October 28, 2014 | Industry Insights
Ebola Can Wreck Supply Chains
Ebola Can Wreck Supply Chains
Shippers are likely to experience major delays and growing supply chain costs as they transport goods to and from West Africa as Ebola containment measures become more stringent, according to an analysis done by Business Monitor International.
At least one cargo carrier has initiated Ebola inspections on all shipments to and from the region. Those inspections are not free. German carrier Hapag-Lloyd announced plans to charge US$250 per TEU and US$350 per FEU on cargo shipment to Senegal, Ivory Coast, Ghana, Togo, Benin and Nigeria. Business Monitor International expects other carriers to follow suit.
Ports in Sierra Leone were shut down for three days in September, stranding people and goods. In South Africa, the state’s port authority and leading operator of container terminals, Transnet, instituted new, stricter health checklists for ships arriving from high- and medium-risk countries on continent. Spot inspections for stowaways have also been bolstered. Transnet lists Guinea, Liberia and Sierra Leone as high-risk countries and Nigeria, Kenya and Ethiopia as medium-risk.
Outbound traffic isn’t the only cargo affected, notes Port Finance International. Imports of grain and rice are suffering as some carriers balk at entering ports in Ebola-affected countries. The Thai Rice Exporters Association says it’s difficult to find crews that are prepared to serve on ships going to the region. Ship owners are also concerned that ports of call that follow stops in Ebola-affected countries will refuse their ships entry, Port Finance International says. The answer so far has been to rout shipments to unaffected countries then send cargo via truck or rail to the end-user—at a substantially elevated cost.
Several shipping companies have implemented measures to protect employees from exposure to Ebola. The CMA CGM Group, which includes Delmas and Maersk, along with sister company Safmarine, have reorganized their West Africa service networks, Port Finance International reports. Part of that includes segregating shipping strings into Ebola-affected and Ebola-free ports of call. Other cargo liners have started imposing surcharges on cargo moving into and out of the region to cover costs associated with containing the virus, such as health inspections of ships’ crews by local authorities and the ensuing costs of delays and operational expenses around those delays.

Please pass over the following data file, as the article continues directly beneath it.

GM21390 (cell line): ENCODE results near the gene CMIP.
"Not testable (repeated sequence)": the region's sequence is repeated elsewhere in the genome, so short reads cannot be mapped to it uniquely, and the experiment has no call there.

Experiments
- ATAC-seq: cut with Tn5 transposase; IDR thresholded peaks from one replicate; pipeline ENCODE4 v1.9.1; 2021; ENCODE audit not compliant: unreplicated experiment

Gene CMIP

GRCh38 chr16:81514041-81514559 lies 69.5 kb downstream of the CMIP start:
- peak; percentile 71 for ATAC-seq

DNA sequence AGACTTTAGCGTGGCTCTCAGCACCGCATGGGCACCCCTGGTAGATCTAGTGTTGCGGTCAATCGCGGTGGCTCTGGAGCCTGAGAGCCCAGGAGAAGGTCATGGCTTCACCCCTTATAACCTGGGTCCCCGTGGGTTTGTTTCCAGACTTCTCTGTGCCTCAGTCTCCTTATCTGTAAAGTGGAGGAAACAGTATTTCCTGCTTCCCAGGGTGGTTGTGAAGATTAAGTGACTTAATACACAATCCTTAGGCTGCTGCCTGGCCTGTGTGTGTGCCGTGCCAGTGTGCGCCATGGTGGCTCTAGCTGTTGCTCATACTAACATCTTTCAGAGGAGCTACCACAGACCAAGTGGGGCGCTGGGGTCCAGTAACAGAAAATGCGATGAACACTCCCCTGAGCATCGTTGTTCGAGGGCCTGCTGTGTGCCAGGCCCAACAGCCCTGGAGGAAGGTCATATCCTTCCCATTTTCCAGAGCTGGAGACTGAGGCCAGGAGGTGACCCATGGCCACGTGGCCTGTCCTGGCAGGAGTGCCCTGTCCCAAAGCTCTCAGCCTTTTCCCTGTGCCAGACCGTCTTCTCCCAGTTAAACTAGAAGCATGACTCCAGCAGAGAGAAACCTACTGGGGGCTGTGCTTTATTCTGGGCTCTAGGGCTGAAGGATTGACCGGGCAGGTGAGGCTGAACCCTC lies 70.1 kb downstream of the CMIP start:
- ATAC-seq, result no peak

Though it hasn’t occurred as of this writing, an Ebola finding on a ship could cause the quarantine of an entire crew and vessel, along with its cargo, and it could escalate into a mandate to destroy the cargo, Larry Lewis says in a blog post for transportation management software company Kewill. He also highlights other protective measures that could be mandated, including protective clothing for crews and port employees that handle cargo from affected regions, tighter airline cargo rules, and rule changes for storing goods awaiting shipment out of higher-risk countries. One would imagine that some kind of recordkeeping regarding cargo exposure to sick handlers would also eventually be required.
Additionally, shippers that don’t take crew safety seriously could find themselves paying out more than just workers compensation claims as regulators get more involved in the issue.
A review of your insurance protections for supply chain disruptions, crew illness and regulatory violations is in order. Insurance policies are worded very specifically and may contain exclusions for specific exposures you never thought you would encounter. As times change and hazards grow or vary, your insurance needs updating. If you have taken actions to address Ebola’s effects, you might have altered your operational or property profile as well. Talk to an insurance professional about supply chain and other concerns that have arisen from the internationalization of the Ebola virus to make sure your insurance coverage is keeping up.
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Sources: Business Monitor, Port Financial International, Kewill